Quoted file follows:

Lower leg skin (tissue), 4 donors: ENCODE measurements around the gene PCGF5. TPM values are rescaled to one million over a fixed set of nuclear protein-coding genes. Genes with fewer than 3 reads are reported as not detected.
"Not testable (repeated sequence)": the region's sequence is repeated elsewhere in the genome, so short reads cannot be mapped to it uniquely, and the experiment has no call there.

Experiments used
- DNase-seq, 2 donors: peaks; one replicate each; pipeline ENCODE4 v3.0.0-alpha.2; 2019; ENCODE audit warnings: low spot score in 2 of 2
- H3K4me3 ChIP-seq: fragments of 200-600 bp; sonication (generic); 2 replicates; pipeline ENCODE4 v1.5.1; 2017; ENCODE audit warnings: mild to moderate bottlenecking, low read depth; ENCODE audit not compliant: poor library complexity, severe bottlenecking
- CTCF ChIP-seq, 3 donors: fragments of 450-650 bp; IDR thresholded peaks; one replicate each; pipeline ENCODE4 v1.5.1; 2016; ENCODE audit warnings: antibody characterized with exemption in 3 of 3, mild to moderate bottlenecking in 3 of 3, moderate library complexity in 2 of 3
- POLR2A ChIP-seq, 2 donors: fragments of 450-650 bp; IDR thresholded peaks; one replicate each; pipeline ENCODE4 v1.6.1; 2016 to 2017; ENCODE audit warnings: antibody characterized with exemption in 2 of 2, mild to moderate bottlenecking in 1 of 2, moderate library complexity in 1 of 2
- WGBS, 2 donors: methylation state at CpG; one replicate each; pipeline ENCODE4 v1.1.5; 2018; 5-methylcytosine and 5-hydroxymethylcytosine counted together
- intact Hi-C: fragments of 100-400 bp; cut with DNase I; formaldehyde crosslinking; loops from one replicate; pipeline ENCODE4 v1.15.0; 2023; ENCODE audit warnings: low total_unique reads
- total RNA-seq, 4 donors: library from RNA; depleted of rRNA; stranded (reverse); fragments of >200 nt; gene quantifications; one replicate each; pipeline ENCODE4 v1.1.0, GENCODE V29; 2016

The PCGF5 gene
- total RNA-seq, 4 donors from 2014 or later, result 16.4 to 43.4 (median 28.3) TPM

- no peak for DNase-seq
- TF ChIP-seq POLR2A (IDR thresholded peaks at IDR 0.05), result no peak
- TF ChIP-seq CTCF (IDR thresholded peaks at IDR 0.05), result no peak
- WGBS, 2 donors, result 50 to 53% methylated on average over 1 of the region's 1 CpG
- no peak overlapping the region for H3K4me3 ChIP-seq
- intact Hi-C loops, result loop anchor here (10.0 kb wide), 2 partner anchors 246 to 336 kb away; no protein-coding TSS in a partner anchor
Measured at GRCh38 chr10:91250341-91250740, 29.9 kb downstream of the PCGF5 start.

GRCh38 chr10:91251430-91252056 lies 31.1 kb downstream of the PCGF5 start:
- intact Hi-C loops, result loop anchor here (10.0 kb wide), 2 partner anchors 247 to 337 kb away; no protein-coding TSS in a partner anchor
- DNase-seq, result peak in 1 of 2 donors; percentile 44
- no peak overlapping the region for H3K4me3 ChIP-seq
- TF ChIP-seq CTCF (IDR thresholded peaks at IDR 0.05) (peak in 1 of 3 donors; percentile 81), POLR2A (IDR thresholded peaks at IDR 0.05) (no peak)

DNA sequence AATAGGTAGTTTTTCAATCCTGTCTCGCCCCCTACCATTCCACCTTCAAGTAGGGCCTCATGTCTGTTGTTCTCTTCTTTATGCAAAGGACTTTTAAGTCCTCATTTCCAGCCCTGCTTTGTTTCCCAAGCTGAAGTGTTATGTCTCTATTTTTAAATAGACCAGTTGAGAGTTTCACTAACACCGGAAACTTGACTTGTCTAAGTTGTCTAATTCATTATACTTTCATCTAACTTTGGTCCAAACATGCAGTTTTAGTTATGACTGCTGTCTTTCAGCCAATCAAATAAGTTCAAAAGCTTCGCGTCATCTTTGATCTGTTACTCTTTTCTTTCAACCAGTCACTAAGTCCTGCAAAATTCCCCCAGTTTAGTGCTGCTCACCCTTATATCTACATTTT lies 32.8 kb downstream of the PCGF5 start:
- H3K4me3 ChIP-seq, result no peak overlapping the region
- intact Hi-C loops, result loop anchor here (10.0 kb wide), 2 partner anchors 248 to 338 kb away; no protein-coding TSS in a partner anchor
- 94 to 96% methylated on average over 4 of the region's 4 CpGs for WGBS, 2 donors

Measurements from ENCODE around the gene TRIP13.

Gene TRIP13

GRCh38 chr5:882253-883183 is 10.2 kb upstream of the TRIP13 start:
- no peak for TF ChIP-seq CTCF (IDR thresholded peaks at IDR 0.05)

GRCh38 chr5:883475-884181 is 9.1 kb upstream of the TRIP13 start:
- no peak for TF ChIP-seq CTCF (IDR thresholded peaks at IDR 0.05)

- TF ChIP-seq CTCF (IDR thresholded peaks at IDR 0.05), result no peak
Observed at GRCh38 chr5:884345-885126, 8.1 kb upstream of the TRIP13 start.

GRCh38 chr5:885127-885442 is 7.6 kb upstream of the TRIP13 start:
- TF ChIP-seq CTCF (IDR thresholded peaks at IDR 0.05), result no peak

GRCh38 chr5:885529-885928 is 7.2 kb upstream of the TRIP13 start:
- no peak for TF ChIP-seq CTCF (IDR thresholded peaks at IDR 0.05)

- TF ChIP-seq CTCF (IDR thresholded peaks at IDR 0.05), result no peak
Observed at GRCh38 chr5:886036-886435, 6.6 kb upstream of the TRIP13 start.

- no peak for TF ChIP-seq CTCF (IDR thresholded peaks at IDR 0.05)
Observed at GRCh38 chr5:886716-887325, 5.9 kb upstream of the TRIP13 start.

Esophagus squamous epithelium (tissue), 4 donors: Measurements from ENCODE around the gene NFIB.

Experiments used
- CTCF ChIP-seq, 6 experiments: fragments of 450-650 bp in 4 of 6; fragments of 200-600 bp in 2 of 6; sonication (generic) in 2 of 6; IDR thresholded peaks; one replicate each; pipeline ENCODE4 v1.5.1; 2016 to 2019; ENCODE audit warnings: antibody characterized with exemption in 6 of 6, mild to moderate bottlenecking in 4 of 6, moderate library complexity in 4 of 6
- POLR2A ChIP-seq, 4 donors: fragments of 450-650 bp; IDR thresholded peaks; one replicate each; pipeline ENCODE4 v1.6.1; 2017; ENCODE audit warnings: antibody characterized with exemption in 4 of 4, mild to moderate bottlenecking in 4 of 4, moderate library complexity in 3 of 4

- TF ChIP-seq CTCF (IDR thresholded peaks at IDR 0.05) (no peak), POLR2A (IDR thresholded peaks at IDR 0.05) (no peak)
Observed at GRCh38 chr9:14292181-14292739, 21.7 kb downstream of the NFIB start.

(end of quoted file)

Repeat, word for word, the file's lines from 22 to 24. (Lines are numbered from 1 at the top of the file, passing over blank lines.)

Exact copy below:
- DNase-seq, result peak in 1 of 2 donors; percentile 44
- no peak overlapping the region for H3K4me3 ChIP-seq
- TF ChIP-seq CTCF (IDR thresholded peaks at IDR 0.05) (peak in 1 of 3 donors; percentile 81), POLR2A (IDR thresholded peaks at IDR 0.05) (no peak)